Polansky draws still on the Great War, though whether he sees Rigus and the Empire as representing the American or the British contribution to that conflict is unclear - perhaps because it is a mixture of both.  But there are trenches and there are idiot generals and there is youthful enthusiasm shattered in the indiscriminate slaughter of industrial conflict.  Instead of the lethal trump card of machine guns we have the power of magic practitioners, but the impact is much the same.   For those who know nothing of history, the links will not disturb their enjoyment of a well written story one whit, but for others like me, it adds new resonances and links to enrich the reading experience.

She who Waits (Spoiler free review)

The final installment of the trilogy advances us another three years.  Things are unravelling in Rigus, where the Warden attends to business while also guarding and nurturing his little family of old comrade in arms, his wife and Wren their collectively adopted stray. 

As with the other stories we slip between past and present.  The two time periods are most easily telegraphed by the presence or otherwise of old friends now departed or the absence of deep scars previously inflicted, for it is not Polansky's style - or perhaps not the Warden's - to put anything so prosaic as a date stamp at the start of a chapter.  His town, his story, his rules.  That said, the time switches are smooth and logical as ever, a thought at the end of one chapter sparking a reminiscence at the start of the next.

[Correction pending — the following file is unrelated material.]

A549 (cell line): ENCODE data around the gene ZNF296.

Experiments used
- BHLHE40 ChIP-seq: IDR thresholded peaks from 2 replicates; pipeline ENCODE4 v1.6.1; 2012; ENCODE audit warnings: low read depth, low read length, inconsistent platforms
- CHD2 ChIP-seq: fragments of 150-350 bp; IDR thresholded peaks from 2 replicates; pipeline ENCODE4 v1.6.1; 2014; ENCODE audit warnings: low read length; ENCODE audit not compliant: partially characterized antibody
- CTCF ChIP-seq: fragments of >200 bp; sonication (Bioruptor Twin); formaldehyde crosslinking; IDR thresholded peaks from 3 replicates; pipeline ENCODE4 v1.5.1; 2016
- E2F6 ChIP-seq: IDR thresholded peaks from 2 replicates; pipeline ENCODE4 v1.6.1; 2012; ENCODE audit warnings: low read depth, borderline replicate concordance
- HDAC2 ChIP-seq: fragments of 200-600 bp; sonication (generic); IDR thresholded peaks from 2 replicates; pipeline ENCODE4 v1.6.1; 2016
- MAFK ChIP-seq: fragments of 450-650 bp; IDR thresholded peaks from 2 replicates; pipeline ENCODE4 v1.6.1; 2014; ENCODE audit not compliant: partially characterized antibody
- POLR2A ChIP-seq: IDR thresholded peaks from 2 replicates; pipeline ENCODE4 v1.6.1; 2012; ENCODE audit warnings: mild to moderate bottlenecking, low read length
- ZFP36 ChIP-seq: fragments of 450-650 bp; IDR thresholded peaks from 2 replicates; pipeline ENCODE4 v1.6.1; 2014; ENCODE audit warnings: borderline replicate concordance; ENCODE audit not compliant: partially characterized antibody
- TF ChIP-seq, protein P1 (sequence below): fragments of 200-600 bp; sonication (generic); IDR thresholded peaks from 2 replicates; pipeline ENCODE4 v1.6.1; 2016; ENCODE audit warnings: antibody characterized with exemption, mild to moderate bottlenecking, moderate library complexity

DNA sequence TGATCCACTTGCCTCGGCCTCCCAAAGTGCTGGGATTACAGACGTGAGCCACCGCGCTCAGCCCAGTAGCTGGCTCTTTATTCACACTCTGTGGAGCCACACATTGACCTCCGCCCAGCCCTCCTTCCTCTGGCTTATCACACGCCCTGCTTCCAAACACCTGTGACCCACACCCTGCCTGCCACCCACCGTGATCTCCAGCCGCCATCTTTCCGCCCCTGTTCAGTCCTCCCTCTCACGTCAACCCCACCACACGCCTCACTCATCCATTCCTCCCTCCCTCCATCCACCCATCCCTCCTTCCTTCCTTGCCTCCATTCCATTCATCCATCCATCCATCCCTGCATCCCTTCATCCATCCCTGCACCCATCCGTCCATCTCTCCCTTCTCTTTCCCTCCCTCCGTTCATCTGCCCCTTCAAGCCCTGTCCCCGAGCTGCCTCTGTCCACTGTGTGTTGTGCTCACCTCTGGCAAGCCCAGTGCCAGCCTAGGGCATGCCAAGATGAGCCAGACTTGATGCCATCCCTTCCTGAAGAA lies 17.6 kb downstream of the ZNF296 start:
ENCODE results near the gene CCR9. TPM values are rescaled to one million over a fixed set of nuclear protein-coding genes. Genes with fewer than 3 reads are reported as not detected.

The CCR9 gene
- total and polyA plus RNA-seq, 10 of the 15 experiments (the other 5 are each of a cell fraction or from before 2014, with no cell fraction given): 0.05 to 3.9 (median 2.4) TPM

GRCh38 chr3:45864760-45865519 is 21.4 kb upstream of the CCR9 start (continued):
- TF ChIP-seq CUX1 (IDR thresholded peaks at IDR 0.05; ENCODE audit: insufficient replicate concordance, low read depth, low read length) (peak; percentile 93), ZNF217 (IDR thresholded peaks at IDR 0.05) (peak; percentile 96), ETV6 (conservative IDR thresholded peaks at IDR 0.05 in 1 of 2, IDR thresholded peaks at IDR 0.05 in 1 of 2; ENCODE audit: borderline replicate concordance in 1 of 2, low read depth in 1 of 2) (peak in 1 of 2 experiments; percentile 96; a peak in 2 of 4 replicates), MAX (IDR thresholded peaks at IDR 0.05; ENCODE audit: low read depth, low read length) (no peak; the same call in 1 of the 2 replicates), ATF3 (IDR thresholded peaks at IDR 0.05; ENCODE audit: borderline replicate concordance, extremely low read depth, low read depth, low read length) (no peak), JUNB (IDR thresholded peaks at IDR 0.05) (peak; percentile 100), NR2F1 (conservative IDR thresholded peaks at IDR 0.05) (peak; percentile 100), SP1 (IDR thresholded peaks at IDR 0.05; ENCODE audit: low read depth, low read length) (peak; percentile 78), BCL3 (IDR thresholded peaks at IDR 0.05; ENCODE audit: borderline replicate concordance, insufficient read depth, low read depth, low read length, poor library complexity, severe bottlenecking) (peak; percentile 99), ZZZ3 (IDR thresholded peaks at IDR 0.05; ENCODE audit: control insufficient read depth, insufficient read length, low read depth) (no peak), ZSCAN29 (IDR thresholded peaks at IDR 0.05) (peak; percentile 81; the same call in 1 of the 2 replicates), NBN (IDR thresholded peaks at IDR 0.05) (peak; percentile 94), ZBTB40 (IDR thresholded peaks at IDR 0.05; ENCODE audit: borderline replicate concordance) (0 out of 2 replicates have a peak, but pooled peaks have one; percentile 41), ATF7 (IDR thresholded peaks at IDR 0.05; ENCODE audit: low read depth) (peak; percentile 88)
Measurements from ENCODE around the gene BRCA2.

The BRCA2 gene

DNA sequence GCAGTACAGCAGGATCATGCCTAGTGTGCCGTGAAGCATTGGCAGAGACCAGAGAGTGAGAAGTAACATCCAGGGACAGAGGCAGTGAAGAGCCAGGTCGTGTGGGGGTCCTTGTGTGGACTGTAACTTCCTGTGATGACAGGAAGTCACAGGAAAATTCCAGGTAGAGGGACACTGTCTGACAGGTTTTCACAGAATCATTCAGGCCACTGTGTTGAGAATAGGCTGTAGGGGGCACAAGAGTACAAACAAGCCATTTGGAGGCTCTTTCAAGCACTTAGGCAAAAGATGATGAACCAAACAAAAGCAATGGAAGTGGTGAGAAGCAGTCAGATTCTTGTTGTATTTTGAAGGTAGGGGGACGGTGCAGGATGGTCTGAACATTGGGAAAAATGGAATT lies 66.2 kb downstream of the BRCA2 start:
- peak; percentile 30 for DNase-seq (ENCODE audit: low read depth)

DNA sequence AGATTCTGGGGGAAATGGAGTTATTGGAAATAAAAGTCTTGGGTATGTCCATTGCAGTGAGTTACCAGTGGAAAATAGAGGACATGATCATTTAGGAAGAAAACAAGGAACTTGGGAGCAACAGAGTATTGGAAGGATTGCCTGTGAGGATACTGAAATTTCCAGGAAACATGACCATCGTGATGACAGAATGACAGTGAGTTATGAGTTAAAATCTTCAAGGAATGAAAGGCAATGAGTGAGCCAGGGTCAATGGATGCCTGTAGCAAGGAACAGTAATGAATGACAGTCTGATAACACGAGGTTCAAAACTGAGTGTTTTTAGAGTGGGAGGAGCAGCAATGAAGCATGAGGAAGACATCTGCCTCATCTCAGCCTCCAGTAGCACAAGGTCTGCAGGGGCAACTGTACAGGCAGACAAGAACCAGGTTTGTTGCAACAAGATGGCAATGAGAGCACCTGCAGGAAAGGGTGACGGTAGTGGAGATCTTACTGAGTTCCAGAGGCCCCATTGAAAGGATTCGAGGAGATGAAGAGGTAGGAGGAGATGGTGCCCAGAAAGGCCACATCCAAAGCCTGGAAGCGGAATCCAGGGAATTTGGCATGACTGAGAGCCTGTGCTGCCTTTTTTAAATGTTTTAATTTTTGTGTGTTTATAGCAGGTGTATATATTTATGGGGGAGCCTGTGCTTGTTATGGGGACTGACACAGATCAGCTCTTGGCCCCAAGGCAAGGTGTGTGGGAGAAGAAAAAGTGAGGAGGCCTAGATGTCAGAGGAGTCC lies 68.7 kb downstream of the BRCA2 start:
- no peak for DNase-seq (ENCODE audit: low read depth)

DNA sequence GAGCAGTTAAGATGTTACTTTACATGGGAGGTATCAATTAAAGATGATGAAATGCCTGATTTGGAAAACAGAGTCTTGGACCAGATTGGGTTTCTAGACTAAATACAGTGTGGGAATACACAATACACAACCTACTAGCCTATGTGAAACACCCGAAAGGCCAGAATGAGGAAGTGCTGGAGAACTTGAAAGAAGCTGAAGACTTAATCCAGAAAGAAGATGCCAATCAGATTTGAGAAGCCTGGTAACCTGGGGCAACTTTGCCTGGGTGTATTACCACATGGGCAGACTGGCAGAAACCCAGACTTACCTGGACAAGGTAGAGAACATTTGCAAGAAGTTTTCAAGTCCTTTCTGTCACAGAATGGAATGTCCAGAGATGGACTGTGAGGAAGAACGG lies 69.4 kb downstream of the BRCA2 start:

The plot, the cliques and the cultures are as beautifully interwoven as ever, though the micro-politics of Lowtown power struggles and informers can be a little baffling at times.  However, even when I was trying to remember whether I was supposed to recognise a character or not, I was swept along by the beauty of Polansky's prose. 

Without giving too much away, the storyline in She Who Waits moves deeper into the world of the Black House.  This was about more than policing, more than secret policing, more even than international spying, the Black House we learn is the power behind the throne, the de facto ruler of the empire and a colossal target for the Warden's destructive hatred.

The Old Man slips further out of the shadows, another character not given the dignity of a name, and all the more special because of it.  There were parts of the book that reminded me of John Le Carre's tangled webs of espionage woven around the genial George Smiley.  The kind where not so much the left hand suspected the right, as the little finger suspected the ring finger.  The Old Man is as paranoid a leader as Le Carre's paradoxically named "Control",  he is a glowering presence like the fictional soviet spy master Karla.  Just as Le Carre brought his two great adversaries, Karla and Smiley together for a final denoument, so The Warden and The Old Man do have their moment to revisit old times, though the Warden is of a very different mettle to Smiley.